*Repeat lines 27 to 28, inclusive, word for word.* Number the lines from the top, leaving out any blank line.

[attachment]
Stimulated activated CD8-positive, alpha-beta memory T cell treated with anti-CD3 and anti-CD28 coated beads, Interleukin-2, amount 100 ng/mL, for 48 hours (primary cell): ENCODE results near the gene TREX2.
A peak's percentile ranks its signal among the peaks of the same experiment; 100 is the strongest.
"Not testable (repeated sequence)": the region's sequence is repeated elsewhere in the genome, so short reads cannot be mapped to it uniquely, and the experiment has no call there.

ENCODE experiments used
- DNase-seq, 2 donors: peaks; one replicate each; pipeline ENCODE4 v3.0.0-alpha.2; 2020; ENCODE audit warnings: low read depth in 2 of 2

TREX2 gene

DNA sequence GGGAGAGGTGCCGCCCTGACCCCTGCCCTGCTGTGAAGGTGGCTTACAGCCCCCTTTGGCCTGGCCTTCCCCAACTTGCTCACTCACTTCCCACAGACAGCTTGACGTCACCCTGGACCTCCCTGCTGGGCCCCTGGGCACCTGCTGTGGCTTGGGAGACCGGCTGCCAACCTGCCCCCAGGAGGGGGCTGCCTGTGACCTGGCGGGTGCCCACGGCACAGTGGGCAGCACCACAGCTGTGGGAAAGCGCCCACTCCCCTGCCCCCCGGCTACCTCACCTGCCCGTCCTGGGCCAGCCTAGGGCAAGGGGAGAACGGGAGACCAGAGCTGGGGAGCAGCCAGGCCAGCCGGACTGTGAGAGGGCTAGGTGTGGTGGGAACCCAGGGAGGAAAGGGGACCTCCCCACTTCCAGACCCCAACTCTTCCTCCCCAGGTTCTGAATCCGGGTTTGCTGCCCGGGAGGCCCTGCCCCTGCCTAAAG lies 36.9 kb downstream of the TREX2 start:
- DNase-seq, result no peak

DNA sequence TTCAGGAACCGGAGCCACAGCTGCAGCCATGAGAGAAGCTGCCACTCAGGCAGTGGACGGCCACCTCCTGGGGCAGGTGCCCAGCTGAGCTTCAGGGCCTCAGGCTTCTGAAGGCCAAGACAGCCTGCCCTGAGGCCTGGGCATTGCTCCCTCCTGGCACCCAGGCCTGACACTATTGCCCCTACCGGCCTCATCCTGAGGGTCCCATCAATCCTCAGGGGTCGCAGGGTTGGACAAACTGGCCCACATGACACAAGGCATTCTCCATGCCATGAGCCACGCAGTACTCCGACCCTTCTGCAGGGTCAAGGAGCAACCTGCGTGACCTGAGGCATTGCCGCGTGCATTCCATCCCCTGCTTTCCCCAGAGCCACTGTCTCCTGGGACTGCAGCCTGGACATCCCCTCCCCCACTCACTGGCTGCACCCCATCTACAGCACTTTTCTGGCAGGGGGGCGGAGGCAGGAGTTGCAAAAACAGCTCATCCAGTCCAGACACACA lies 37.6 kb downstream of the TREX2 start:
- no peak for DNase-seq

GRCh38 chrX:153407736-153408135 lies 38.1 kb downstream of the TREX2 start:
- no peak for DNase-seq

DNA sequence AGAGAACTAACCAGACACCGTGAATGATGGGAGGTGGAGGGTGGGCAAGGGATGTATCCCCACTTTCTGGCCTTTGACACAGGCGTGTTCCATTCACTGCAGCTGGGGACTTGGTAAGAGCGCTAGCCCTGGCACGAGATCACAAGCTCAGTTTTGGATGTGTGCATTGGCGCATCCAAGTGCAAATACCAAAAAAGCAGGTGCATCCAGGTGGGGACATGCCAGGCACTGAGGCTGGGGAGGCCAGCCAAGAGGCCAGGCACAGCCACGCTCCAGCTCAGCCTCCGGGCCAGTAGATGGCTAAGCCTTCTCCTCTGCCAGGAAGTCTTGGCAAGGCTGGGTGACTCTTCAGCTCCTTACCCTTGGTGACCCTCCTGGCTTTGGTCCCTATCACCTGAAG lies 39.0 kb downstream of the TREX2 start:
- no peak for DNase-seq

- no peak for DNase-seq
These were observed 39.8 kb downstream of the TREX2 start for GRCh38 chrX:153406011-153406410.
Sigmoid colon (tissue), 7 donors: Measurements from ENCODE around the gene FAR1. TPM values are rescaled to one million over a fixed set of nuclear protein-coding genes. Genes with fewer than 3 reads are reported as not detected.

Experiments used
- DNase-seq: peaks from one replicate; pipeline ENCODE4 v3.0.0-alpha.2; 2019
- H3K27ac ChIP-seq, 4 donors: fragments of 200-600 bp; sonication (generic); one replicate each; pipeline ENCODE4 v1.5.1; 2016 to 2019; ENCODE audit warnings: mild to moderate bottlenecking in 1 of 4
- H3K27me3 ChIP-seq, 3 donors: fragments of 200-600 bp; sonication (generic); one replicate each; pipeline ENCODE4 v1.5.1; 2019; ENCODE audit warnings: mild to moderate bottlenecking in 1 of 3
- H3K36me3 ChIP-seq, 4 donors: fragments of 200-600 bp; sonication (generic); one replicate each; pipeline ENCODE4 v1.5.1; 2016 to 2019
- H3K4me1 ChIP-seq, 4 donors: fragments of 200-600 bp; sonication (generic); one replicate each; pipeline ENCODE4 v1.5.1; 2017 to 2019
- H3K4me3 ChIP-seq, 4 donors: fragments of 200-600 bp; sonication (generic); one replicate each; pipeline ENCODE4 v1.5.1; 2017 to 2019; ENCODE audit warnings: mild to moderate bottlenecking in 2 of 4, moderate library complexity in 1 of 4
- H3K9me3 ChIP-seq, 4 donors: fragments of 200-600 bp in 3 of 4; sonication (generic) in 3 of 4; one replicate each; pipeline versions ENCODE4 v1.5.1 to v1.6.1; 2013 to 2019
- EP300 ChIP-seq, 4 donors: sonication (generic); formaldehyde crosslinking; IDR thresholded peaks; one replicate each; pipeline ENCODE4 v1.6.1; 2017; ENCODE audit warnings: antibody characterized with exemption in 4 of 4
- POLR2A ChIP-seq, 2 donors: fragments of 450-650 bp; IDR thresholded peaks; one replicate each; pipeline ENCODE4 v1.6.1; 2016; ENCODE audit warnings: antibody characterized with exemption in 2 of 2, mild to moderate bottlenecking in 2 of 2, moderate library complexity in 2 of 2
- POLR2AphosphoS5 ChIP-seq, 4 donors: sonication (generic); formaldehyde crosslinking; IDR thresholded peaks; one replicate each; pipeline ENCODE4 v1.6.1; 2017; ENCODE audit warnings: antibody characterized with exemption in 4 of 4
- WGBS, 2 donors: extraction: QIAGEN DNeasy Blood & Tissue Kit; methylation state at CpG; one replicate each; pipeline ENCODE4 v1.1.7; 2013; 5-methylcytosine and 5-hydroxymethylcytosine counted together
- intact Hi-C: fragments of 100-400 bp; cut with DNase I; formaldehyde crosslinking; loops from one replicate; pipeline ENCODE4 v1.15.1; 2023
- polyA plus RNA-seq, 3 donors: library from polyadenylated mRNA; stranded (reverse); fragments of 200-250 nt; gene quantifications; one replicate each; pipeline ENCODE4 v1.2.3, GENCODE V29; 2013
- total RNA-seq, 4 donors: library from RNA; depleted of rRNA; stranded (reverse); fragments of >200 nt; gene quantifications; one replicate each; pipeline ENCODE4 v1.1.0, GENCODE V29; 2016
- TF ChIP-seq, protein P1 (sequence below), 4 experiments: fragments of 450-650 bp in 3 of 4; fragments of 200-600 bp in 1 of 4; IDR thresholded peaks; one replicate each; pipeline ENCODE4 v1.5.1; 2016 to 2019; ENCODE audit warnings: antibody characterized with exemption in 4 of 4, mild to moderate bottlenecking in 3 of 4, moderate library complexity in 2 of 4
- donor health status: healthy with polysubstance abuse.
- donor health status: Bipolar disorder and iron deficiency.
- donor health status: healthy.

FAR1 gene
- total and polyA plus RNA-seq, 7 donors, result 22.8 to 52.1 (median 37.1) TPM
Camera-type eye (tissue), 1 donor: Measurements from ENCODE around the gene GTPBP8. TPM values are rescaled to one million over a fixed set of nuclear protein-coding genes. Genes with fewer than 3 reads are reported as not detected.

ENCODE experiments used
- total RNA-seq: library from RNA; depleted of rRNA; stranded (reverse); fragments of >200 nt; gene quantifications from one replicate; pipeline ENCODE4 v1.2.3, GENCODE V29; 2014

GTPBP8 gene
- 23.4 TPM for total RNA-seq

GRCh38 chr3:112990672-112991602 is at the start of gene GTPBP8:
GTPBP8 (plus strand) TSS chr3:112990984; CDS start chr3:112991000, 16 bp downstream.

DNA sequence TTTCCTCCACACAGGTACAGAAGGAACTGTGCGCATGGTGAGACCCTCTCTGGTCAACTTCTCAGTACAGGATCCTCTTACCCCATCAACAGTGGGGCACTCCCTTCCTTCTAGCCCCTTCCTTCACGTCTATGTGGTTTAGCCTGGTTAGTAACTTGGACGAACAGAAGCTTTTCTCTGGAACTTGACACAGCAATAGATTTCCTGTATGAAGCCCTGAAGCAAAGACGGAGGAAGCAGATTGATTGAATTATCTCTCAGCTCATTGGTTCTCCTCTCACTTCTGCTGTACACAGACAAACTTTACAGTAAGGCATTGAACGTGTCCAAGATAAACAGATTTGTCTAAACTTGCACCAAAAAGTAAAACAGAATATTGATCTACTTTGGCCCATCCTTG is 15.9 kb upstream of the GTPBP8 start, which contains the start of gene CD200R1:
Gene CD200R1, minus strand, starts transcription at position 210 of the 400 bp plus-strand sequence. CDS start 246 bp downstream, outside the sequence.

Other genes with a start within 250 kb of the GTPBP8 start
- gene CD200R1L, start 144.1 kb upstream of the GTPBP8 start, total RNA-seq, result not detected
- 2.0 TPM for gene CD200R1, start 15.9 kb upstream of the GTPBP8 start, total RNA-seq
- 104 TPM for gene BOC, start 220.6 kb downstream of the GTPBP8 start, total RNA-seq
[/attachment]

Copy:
- POLR2A ChIP-seq, 2 donors: fragments of 450-650 bp; IDR thresholded peaks; one replicate each; pipeline ENCODE4 v1.6.1; 2016; ENCODE audit warnings: antibody characterized with exemption in 2 of 2, mild to moderate bottlenecking in 2 of 2, moderate library complexity in 2 of 2
- POLR2AphosphoS5 ChIP-seq, 4 donors: sonication (generic); formaldehyde crosslinking; IDR thresholded peaks; one replicate each; pipeline ENCODE4 v1.6.1; 2017; ENCODE audit warnings: antibody characterized with exemption in 4 of 4